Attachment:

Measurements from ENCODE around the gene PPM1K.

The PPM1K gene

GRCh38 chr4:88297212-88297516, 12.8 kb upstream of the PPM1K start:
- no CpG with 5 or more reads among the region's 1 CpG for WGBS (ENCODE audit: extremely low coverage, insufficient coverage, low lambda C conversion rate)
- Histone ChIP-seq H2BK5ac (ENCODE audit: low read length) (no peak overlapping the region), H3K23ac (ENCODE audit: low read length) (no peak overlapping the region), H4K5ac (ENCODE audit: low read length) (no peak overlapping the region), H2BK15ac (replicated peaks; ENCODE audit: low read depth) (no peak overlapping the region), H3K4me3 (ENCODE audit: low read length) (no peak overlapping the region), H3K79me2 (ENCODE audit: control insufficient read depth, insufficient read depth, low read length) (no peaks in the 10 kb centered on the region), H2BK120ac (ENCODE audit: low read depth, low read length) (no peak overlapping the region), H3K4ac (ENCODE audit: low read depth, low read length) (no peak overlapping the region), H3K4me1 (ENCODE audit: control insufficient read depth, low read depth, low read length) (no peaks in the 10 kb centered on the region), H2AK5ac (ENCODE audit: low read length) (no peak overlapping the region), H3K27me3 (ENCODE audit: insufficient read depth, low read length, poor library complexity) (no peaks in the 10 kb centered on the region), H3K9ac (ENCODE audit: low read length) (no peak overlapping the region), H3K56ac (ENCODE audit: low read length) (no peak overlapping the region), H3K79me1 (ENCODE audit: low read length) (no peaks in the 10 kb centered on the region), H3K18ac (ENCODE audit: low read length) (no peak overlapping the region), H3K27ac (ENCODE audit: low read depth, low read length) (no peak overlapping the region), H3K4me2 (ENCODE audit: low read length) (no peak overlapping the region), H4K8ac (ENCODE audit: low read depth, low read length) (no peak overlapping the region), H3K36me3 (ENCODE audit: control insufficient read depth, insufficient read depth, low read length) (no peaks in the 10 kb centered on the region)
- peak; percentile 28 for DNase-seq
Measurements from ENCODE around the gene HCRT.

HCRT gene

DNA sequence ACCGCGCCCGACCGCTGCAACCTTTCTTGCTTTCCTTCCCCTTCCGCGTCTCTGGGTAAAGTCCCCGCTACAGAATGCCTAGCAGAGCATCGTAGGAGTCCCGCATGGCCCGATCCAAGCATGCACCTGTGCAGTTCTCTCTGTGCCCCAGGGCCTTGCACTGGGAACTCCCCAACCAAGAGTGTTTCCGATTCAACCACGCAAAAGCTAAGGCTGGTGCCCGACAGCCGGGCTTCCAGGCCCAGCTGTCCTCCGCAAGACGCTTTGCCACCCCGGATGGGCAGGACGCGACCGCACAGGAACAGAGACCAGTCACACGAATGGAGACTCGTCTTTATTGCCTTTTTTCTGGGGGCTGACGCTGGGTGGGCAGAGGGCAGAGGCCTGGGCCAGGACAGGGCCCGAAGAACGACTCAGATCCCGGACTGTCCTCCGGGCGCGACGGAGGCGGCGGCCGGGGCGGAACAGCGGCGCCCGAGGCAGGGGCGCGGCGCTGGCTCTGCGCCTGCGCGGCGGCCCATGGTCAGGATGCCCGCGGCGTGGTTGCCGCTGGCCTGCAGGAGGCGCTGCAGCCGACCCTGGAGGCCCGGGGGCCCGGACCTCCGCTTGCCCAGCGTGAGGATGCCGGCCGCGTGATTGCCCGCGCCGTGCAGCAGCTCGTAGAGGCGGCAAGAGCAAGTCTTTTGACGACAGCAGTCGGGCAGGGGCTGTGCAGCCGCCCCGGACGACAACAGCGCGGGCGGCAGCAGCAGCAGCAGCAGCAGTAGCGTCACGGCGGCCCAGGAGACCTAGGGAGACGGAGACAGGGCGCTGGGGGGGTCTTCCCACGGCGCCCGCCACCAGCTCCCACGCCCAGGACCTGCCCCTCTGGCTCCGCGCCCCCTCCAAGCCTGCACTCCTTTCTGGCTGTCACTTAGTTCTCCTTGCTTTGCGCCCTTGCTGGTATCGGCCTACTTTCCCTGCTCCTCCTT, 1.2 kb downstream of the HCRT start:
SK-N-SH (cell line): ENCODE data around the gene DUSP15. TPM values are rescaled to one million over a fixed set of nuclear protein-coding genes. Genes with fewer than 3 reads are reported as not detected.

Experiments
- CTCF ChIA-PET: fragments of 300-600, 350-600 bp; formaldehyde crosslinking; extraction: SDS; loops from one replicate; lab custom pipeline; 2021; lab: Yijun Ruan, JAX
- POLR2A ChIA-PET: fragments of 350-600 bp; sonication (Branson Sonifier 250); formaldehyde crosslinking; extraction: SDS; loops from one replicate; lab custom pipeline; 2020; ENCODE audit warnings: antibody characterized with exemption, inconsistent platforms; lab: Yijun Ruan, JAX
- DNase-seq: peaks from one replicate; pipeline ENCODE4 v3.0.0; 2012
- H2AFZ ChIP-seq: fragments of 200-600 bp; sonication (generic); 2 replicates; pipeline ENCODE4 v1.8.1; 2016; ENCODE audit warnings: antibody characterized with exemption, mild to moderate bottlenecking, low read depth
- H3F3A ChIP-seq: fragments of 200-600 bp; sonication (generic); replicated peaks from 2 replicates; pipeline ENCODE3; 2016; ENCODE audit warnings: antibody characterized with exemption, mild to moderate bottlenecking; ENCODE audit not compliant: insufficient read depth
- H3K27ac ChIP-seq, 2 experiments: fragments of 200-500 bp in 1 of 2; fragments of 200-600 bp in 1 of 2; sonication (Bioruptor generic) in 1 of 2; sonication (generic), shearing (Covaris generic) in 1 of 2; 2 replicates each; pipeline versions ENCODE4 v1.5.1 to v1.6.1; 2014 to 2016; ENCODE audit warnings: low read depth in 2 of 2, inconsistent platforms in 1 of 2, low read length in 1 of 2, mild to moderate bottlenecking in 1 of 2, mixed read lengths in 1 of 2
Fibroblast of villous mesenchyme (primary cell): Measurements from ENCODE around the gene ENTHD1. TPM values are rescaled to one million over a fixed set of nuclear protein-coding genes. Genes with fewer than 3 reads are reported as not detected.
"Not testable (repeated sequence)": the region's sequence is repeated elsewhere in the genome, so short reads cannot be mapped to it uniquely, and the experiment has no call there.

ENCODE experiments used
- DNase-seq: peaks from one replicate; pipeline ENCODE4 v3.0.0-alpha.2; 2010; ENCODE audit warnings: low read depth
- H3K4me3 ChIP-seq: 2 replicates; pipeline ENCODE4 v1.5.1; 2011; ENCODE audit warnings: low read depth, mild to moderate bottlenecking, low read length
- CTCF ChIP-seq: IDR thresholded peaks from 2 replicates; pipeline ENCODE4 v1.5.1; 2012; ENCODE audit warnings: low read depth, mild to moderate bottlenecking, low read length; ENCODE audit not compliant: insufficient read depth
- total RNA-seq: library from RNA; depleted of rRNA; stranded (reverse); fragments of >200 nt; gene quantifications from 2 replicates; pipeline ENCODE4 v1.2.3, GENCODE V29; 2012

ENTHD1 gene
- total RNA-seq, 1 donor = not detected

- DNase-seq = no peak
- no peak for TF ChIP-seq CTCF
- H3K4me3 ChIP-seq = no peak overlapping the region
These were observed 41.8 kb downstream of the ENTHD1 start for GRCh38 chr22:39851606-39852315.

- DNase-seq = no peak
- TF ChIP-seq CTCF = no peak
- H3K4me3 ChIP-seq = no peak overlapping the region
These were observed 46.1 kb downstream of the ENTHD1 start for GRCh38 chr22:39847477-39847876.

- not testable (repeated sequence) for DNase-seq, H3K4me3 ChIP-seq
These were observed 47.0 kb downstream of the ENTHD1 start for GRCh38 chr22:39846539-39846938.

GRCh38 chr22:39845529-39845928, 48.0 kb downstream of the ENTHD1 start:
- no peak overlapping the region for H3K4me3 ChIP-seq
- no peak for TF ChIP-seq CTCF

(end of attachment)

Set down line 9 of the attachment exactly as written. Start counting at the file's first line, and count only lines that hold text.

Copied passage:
DNA sequence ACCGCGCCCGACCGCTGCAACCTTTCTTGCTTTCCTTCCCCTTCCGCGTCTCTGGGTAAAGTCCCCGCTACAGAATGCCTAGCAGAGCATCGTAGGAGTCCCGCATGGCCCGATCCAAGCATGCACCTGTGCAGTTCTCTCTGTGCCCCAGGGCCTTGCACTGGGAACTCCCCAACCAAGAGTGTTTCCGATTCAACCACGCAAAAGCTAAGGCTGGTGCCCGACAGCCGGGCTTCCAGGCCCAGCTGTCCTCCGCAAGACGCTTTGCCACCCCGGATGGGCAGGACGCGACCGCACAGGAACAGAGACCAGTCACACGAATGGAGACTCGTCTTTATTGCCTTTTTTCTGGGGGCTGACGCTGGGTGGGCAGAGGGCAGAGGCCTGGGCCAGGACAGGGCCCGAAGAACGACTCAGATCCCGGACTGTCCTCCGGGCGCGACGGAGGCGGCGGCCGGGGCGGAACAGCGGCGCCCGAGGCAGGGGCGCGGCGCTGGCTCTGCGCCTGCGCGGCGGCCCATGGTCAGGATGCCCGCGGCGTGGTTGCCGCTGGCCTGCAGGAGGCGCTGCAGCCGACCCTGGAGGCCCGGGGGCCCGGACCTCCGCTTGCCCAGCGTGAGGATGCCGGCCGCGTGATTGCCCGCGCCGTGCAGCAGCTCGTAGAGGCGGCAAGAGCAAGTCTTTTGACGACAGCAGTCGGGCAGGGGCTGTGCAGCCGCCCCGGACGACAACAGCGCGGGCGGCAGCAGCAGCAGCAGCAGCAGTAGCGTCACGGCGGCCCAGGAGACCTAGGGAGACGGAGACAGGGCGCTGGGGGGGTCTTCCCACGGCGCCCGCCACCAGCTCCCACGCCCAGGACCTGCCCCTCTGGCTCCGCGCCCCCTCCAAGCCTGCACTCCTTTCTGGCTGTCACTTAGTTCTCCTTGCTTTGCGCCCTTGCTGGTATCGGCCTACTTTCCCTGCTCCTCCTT, 1.2 kb downstream of the HCRT start: